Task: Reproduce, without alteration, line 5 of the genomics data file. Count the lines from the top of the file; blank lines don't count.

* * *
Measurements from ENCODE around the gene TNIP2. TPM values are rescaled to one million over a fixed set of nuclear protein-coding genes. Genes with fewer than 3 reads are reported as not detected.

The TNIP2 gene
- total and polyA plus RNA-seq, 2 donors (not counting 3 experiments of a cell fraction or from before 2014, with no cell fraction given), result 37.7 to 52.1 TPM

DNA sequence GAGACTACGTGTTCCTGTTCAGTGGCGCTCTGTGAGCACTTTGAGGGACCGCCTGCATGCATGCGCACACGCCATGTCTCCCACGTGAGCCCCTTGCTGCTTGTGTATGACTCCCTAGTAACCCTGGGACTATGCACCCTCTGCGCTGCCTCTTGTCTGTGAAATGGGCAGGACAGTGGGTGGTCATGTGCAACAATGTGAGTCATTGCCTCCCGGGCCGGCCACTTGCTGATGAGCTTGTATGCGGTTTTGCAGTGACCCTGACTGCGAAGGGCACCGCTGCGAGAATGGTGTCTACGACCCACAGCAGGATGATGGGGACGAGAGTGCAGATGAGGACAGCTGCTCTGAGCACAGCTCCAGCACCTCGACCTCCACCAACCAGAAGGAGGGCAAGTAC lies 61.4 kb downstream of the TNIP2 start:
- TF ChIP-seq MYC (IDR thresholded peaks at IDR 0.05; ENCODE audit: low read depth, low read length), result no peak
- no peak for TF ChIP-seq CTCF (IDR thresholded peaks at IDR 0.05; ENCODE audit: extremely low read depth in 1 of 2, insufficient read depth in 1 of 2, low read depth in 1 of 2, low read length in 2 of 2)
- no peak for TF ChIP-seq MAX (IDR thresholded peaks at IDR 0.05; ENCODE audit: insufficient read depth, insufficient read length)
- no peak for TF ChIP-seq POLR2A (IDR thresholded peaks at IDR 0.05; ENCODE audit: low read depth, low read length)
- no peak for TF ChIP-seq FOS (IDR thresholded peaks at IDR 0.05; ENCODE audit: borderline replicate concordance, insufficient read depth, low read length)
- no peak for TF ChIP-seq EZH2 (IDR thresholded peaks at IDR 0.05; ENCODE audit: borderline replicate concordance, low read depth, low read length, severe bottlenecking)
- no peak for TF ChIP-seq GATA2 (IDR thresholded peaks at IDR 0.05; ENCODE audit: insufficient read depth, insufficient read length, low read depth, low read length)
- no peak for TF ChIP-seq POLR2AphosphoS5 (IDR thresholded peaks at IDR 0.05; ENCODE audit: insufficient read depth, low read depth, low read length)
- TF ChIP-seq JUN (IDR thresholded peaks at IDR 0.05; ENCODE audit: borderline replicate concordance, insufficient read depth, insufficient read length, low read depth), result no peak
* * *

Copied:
- TF ChIP-seq MYC (IDR thresholded peaks at IDR 0.05; ENCODE audit: low read depth, low read length), result no peak